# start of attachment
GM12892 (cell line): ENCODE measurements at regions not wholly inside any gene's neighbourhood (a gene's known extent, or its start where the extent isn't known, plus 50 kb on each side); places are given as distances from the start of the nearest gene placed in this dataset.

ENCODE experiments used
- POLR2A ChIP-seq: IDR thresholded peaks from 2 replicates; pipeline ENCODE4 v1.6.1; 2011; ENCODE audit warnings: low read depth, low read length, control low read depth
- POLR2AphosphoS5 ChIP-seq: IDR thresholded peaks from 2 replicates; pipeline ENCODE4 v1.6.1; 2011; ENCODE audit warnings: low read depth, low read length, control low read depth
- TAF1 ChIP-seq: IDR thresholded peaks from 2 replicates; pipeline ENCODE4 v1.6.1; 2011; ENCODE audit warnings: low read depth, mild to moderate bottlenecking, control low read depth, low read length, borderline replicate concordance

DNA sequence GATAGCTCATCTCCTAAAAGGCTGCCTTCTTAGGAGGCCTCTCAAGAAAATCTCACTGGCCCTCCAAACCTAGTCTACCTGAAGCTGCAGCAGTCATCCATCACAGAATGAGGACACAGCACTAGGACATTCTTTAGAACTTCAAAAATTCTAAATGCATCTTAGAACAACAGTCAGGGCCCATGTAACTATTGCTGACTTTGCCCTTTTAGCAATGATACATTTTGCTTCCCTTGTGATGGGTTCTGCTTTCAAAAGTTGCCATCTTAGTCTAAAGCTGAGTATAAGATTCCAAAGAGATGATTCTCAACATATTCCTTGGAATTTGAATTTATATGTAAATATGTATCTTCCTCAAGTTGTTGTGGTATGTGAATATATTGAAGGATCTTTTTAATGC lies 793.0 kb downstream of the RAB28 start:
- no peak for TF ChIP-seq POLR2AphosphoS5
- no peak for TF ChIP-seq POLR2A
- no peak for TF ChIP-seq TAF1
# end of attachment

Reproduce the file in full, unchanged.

GM12892 (cell line): ENCODE measurements at regions not wholly inside any gene's neighbourhood (a gene's known extent, or its start where the extent isn't known, plus 50 kb on each side); places are given as distances from the start of the nearest gene placed in this dataset.

ENCODE experiments used
- POLR2A ChIP-seq: IDR thresholded peaks from 2 replicates; pipeline ENCODE4 v1.6.1; 2011; ENCODE audit warnings: low read depth, low read length, control low read depth
- POLR2AphosphoS5 ChIP-seq: IDR thresholded peaks from 2 replicates; pipeline ENCODE4 v1.6.1; 2011; ENCODE audit warnings: low read depth, low read length, control low read depth
- TAF1 ChIP-seq: IDR thresholded peaks from 2 replicates; pipeline ENCODE4 v1.6.1; 2011; ENCODE audit warnings: low read depth, mild to moderate bottlenecking, control low read depth, low read length, borderline replicate concordance

DNA sequence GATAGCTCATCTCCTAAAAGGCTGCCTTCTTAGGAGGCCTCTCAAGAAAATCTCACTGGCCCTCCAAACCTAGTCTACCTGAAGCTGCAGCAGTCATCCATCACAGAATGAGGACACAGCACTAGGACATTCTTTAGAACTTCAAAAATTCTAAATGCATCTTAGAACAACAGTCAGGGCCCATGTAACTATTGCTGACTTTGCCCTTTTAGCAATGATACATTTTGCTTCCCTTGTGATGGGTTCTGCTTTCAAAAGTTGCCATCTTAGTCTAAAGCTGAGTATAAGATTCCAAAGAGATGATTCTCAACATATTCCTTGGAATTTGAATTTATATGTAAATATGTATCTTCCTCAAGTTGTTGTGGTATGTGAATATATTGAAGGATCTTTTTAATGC lies 793.0 kb downstream of the RAB28 start:
- no peak for TF ChIP-seq POLR2AphosphoS5
- no peak for TF ChIP-seq POLR2A
- no peak for TF ChIP-seq TAF1